Well, OK, perhaps not entirely… yet.
This is actually a rant on something cable modems allow your cable internet provider to do to you.
They restrict access to your own hardware.
Why would they do this? Paranoia. A while back, there was a security hole in a network monitoring tool called Simple Network Management Protocol, or SNMP. This security issue allowed people to crash other people’s modems, break into their own and change upload/download speeds, and other nasty things.
All of these have been fixed. However, people are still breaking into their modems to “uncap” them – change speed settings. They just don’t use SNMP to do it anymore. They’ve become more advanced and use things like internal serial ports or JTAG ports.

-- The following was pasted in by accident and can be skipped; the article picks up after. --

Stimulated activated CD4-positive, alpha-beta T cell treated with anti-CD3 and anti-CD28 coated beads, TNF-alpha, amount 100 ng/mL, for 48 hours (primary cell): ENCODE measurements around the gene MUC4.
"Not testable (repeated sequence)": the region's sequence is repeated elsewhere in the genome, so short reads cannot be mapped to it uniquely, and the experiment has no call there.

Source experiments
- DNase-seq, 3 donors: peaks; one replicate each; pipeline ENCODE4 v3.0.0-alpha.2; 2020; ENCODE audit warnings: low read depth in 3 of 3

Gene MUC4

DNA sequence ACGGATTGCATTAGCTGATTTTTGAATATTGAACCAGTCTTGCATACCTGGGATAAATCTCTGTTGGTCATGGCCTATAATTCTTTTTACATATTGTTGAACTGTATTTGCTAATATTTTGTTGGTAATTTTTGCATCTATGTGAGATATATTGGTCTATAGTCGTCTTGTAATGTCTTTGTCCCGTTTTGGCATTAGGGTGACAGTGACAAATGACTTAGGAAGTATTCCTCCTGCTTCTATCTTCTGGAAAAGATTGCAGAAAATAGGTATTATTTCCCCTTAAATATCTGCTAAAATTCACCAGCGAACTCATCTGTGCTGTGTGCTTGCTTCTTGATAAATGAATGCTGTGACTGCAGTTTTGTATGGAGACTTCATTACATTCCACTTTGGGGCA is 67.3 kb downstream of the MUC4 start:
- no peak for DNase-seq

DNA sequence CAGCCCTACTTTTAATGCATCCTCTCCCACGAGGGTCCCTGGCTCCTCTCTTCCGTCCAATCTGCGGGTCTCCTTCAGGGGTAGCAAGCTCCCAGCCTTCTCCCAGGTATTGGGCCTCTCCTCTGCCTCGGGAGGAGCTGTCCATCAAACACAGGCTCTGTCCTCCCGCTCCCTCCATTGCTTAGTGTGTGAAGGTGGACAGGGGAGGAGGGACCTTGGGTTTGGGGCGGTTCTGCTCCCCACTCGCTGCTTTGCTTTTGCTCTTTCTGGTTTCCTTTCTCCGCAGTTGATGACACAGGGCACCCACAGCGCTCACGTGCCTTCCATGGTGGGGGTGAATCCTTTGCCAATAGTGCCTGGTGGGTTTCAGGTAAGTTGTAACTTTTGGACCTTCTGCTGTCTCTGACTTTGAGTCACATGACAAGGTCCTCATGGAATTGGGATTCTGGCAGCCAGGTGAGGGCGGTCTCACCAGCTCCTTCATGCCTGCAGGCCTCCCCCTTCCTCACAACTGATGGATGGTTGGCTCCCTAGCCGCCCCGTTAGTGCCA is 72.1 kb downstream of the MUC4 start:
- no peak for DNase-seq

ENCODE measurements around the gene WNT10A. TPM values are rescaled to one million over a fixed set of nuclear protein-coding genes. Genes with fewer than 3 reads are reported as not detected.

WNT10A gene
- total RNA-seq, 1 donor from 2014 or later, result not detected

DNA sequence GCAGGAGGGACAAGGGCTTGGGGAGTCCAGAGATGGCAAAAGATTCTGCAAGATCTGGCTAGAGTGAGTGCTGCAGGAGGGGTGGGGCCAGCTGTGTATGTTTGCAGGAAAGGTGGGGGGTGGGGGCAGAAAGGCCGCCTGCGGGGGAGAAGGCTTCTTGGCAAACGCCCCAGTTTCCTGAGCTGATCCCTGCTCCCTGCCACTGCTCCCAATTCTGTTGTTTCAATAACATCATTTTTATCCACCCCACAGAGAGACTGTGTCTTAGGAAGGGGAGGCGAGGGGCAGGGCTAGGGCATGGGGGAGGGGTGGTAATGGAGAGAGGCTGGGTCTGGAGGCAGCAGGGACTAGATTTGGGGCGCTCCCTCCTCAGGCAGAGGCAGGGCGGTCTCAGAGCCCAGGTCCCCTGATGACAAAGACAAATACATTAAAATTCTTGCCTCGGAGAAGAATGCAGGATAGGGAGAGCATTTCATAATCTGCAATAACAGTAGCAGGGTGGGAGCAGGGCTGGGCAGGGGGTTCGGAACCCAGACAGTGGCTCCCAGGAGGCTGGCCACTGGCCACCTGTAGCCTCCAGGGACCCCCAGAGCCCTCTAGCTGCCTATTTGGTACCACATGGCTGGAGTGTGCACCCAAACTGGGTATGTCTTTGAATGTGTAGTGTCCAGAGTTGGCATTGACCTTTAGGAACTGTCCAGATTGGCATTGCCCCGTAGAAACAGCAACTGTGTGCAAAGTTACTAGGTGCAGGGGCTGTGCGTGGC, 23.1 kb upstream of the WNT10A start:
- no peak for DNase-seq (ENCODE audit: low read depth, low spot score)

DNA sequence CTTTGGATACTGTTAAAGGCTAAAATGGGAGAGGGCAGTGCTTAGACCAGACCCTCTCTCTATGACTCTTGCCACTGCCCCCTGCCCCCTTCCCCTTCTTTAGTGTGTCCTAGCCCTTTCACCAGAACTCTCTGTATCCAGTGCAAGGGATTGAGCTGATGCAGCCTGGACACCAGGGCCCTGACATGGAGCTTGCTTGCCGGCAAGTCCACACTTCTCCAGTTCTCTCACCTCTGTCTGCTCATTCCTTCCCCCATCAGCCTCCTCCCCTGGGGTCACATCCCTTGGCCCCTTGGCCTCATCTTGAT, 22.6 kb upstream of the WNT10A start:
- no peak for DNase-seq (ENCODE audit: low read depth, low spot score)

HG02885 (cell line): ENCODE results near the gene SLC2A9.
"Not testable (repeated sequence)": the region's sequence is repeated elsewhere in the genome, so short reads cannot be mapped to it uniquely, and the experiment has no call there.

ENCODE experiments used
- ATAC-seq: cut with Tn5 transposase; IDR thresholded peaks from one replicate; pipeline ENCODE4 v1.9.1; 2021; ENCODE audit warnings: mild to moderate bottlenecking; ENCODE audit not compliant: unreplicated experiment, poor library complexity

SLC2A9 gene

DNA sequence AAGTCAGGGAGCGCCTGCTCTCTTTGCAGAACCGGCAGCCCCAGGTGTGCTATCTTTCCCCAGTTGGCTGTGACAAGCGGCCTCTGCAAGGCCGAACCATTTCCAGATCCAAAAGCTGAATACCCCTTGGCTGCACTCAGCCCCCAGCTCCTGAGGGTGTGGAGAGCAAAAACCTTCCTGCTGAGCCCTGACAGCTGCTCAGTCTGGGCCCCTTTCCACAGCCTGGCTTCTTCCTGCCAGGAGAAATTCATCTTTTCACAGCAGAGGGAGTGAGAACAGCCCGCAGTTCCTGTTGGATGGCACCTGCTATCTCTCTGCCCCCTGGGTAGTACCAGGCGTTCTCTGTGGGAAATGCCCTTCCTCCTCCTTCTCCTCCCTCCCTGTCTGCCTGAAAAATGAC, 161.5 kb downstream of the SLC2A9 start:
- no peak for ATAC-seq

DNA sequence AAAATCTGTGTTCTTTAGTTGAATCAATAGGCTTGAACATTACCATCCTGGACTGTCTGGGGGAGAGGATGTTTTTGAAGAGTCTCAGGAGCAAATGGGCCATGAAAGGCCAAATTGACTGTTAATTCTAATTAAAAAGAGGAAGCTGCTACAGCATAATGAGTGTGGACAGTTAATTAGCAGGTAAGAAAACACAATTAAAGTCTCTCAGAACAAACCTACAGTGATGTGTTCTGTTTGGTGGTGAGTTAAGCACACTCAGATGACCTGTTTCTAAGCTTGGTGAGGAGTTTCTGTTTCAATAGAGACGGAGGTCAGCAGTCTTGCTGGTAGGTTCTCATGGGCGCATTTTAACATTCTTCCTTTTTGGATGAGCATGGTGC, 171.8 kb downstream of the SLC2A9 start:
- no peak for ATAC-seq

So, why do cable companies still restrict access to SNMP, and worse, to some of your modem’s diagnostic features? I suspect it is because they don’t want to have to answer questions about why they suck. They hide the real details of what your modem is doing from you.
Why is this a big deal?
For one, I own the hardware, but my cable company configures it against my wishes. I can understand rate limiting – I pay for the fastest service already – but I cannot understand restricting diagnostic tools.
For two, I have spent, in the last 6 months, perhaps 40 hours debugging a cable internet issue with techs from Cox Communications. After many, many rounds of techs who report “all signal levels are good” I finally got a real live network engineer on the line, who, in 5 minutes, could look at all the statistics on my modem. And solve problems.